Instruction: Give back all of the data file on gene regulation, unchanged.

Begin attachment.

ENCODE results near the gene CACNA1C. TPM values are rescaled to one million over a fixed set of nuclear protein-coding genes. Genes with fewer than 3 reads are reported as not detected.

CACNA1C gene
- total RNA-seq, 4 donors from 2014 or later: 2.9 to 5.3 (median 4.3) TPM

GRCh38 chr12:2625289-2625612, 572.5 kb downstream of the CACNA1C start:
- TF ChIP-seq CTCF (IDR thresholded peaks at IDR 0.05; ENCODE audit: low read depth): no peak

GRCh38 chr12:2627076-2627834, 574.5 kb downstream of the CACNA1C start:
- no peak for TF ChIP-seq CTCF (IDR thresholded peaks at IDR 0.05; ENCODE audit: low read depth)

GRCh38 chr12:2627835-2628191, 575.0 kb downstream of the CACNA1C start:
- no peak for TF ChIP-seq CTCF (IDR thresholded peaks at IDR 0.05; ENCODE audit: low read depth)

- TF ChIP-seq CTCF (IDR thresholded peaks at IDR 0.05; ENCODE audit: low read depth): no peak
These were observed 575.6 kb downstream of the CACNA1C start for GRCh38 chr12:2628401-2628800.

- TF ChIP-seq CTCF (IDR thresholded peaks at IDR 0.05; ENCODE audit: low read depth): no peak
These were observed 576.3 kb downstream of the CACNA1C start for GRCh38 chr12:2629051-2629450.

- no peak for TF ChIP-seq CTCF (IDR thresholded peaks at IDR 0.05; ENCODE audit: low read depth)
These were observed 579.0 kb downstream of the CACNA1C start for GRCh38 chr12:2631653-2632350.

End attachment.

ENCODE results near the gene CACNA1C. TPM values are rescaled to one million over a fixed set of nuclear protein-coding genes. Genes with fewer than 3 reads are reported as not detected.

CACNA1C gene
- total RNA-seq, 4 donors from 2014 or later: 2.9 to 5.3 (median 4.3) TPM

GRCh38 chr12:2625289-2625612, 572.5 kb downstream of the CACNA1C start:
- TF ChIP-seq CTCF (IDR thresholded peaks at IDR 0.05; ENCODE audit: low read depth): no peak

GRCh38 chr12:2627076-2627834, 574.5 kb downstream of the CACNA1C start:
- no peak for TF ChIP-seq CTCF (IDR thresholded peaks at IDR 0.05; ENCODE audit: low read depth)

GRCh38 chr12:2627835-2628191, 575.0 kb downstream of the CACNA1C start:
- no peak for TF ChIP-seq CTCF (IDR thresholded peaks at IDR 0.05; ENCODE audit: low read depth)

- TF ChIP-seq CTCF (IDR thresholded peaks at IDR 0.05; ENCODE audit: low read depth): no peak
These were observed 575.6 kb downstream of the CACNA1C start for GRCh38 chr12:2628401-2628800.

- TF ChIP-seq CTCF (IDR thresholded peaks at IDR 0.05; ENCODE audit: low read depth): no peak
These were observed 576.3 kb downstream of the CACNA1C start for GRCh38 chr12:2629051-2629450.

- no peak for TF ChIP-seq CTCF (IDR thresholded peaks at IDR 0.05; ENCODE audit: low read depth)
These were observed 579.0 kb downstream of the CACNA1C start for GRCh38 chr12:2631653-2632350.